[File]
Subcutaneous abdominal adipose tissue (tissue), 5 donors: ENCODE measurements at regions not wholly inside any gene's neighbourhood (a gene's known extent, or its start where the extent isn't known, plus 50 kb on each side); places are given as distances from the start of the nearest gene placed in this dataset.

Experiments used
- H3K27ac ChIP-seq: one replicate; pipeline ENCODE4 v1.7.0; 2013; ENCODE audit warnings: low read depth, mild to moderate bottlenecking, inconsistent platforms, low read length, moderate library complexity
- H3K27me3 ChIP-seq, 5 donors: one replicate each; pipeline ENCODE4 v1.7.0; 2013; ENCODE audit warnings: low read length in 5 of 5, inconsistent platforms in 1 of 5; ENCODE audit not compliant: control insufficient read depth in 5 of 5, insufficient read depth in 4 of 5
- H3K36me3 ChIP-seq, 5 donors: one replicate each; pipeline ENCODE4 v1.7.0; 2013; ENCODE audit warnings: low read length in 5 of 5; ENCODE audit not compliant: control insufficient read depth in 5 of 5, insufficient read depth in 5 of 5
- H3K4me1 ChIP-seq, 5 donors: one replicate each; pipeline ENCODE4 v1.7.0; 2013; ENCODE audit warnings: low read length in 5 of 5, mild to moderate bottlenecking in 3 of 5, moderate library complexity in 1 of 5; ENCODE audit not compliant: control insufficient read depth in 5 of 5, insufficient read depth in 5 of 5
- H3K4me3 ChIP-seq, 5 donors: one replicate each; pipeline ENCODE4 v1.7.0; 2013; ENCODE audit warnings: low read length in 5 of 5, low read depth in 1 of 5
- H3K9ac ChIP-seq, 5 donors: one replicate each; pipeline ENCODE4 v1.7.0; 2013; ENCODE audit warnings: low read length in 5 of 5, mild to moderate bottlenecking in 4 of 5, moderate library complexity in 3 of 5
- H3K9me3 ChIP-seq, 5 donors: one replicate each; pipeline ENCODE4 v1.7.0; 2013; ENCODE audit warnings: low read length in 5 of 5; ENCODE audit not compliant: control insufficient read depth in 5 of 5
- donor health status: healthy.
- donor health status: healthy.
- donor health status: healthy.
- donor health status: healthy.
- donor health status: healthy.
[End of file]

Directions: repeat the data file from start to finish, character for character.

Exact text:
Subcutaneous abdominal adipose tissue (tissue), 5 donors: ENCODE measurements at regions not wholly inside any gene's neighbourhood (a gene's known extent, or its start where the extent isn't known, plus 50 kb on each side); places are given as distances from the start of the nearest gene placed in this dataset.

Experiments used
- H3K27ac ChIP-seq: one replicate; pipeline ENCODE4 v1.7.0; 2013; ENCODE audit warnings: low read depth, mild to moderate bottlenecking, inconsistent platforms, low read length, moderate library complexity
- H3K27me3 ChIP-seq, 5 donors: one replicate each; pipeline ENCODE4 v1.7.0; 2013; ENCODE audit warnings: low read length in 5 of 5, inconsistent platforms in 1 of 5; ENCODE audit not compliant: control insufficient read depth in 5 of 5, insufficient read depth in 4 of 5
- H3K36me3 ChIP-seq, 5 donors: one replicate each; pipeline ENCODE4 v1.7.0; 2013; ENCODE audit warnings: low read length in 5 of 5; ENCODE audit not compliant: control insufficient read depth in 5 of 5, insufficient read depth in 5 of 5
- H3K4me1 ChIP-seq, 5 donors: one replicate each; pipeline ENCODE4 v1.7.0; 2013; ENCODE audit warnings: low read length in 5 of 5, mild to moderate bottlenecking in 3 of 5, moderate library complexity in 1 of 5; ENCODE audit not compliant: control insufficient read depth in 5 of 5, insufficient read depth in 5 of 5
- H3K4me3 ChIP-seq, 5 donors: one replicate each; pipeline ENCODE4 v1.7.0; 2013; ENCODE audit warnings: low read length in 5 of 5, low read depth in 1 of 5
- H3K9ac ChIP-seq, 5 donors: one replicate each; pipeline ENCODE4 v1.7.0; 2013; ENCODE audit warnings: low read length in 5 of 5, mild to moderate bottlenecking in 4 of 5, moderate library complexity in 3 of 5
- H3K9me3 ChIP-seq, 5 donors: one replicate each; pipeline ENCODE4 v1.7.0; 2013; ENCODE audit warnings: low read length in 5 of 5; ENCODE audit not compliant: control insufficient read depth in 5 of 5
- donor health status: healthy.
- donor health status: healthy.
- donor health status: healthy.
- donor health status: healthy.
- donor health status: healthy.